Resources for Transgender Employees
Transgender employees can present unique workplace challenges. Transitioning employees – those who are moving outside the socially accepted standards of dress, physiology and/or behavior of their birth gender – often cannot avoid challenging community standards about what is gender-appropriate self-identification, appearance or expression. Furthermore, little legal protection exists for workplace gender non-conformity.
Discrimination and Equal Employment Opportunity Policies
Equal employment opportunity policies
The inclusion of "gender identity or expression" in a company's non-discrimination or equal employment opportunity policy is the first step employers can take to show their commitments to providing equal treatment to transgender employees.
Share your story
If you have been fired, denied a job or promotion or have been otherwise discriminated against at work because of your real or perceived gender identity, HRC uses these stories to educate the general public and members of Congress about the real need to enact workplace protections based on gender identity.
Benefits for Transgender Employees and Dependents
How employers can remove transgender access exclusions from employee health plans.
Tools and Resources for Employees and Employers
Transgender Inclusion in the Workplace
A guide to transgender inclusion, including definitions and considerations for transitioning employees.
Gender Transition Guidelines
How to effectively and appropriately manage gender transitions in the workplace.
- Coming Out in the Workplace as Transgender
- Transgender Americans: A Handbook for Understanding
What U.S. Employers are Doing
Search our employer database
Find employers that include gender identity in their non-discrimination policies, jurisdictions that ban employment discrimination based on gender identity, and employers with transgender-inclusive health insurance.
Corporate Equality Index
See how employers ranked in transgender-inclusive policies and practices.
Title VII, ENDA and the Legal Landscape for Anti-Transgender Discrimination
In April 2012 the Equal Employment Opportunity Commission (EEOC) issued a landmark ruling in Macy v. Holder. In that case a transgender woman disclosed that she was in the process of transitioning from male to female, and as a result was denied employment at a federal agency. The EEOC held that discrimination based on a person’s gender non-conformity, transgender status, or plan to transition constitutes unlawful sex discrimination under Title VII of the Civil Rights Act of 1964. This ruling built on a string of cases throughout the country in which courts held that discrimination against transgender employees constitutes sex discrimination under Title VII.
Macy established the EEOC’s official position on discrimination against transgender individuals under Title VII and is binding on federal agencies. However, Macy is not directly binding on courts ruling on discrimination in the private sector.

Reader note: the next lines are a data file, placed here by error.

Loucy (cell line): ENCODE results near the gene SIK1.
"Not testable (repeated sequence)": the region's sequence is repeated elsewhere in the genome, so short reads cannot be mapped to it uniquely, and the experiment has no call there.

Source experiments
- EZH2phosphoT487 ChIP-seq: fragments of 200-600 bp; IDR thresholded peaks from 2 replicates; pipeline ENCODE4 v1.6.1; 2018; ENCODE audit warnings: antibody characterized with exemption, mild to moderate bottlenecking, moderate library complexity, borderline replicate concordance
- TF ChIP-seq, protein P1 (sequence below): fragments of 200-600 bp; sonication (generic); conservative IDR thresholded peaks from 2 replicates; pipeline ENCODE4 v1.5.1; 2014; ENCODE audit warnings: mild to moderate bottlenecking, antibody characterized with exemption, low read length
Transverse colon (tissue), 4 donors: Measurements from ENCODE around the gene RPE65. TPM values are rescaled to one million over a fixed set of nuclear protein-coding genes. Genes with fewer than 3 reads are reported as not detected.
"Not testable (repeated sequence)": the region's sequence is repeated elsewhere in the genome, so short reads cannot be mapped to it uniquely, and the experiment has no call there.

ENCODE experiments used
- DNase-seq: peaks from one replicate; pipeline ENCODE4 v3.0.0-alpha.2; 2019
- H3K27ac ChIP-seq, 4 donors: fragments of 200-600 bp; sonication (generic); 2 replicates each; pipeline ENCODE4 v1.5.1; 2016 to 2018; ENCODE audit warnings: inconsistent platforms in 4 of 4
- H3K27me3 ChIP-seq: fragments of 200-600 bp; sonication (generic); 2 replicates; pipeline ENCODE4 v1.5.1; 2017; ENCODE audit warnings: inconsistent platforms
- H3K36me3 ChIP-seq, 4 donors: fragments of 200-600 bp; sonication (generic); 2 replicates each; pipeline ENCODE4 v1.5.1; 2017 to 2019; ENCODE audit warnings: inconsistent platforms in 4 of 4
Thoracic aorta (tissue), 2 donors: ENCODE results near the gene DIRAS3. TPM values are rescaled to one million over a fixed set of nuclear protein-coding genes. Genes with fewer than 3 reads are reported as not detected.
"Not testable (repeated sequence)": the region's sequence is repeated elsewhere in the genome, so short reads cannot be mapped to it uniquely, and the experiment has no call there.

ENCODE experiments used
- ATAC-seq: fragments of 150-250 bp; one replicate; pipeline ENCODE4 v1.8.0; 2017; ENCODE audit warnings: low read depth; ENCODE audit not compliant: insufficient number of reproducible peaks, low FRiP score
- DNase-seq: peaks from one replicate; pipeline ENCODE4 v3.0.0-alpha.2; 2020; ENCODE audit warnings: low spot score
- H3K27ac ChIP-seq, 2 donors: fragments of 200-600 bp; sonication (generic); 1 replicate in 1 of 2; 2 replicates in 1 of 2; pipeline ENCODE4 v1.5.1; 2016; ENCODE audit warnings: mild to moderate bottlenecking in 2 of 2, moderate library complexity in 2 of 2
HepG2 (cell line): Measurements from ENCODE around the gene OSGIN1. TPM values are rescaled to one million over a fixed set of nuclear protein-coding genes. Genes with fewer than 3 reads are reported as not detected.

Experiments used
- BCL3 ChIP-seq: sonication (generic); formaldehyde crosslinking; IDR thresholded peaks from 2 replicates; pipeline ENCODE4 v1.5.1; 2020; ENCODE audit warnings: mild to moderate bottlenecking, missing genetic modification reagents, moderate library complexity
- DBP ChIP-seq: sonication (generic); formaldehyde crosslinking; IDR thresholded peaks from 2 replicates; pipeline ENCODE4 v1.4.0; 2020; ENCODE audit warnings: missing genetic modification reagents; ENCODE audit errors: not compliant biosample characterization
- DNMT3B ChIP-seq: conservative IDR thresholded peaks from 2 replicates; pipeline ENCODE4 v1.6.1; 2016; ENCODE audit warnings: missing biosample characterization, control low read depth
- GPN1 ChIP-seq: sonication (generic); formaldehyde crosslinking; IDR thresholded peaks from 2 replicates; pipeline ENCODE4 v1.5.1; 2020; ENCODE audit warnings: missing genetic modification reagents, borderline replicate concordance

In September 2013, the EEOC took another step forward when it facilitated a settlement in a case brought by Cori McCreery, a former employee of a South Dakota grocery market who was fired after announcing her transition plan. McCreery was assisted by Lambda Legal and filed a complaint stating that her termination equaled sex discrimination under Title VII. Following an investigation the EEOC found that there was reasonable cause to believe that McCreery’s termination was unlawful. This is the first EEOC settlement ever reached regarding discrimination against a transgender employee
Macy and the settlement in McCreery’s case are substantial, positive steps forward for transgender employees facing discrimination. However, there is still gray area for employees in the private sector. Viewed together, these cases give courts a clear avenue for finding that discrimination against transgender employees fits squarely within Title VII’s sex discrimination prohibition. Still, it is unlikely that all courts will rule this way. As a result, hostile employer practices are unlikely to change, and transgender employees remain vulnerable without explicit protections.
HRC remains committed to passing the federal Employment Nondiscrimination Act (ENDA) to ensure that there is no ambiguity for transgender employees who face discrimination in the workplace. For more on ENDA, see: http://www.hrc.org/campaigns/employment-non-discrimination-act.
If you think that you have experienced discrimination based on gender non-conformity, transgender status, or your plan to transition, you should contact the EEOC and consider filing a complaint. Guidance on the complaint process and contact numbers for the EEOC’s 53 field offices are available at: http://www.eeoc.gov/employees/howtofile.cfm.
Additionally, depending on where you live, you may have recourse under state or local nondiscrimination laws. Seventeen states and D.C. prohibit workplace discrimination based on sexual orientation and gender identity, and four states provide protections based on sexual orientation only.
For a guide to state nondiscrimination laws, see: http://www.hrc.org/resources/entry/maps-of-state-laws-policies. You should speak with an attorney regarding your specific claim and how state and local laws might apply. For more help, learn more about the Transgender Law Center’s Legal Information Hotline: http://transgenderlawcenter.org/help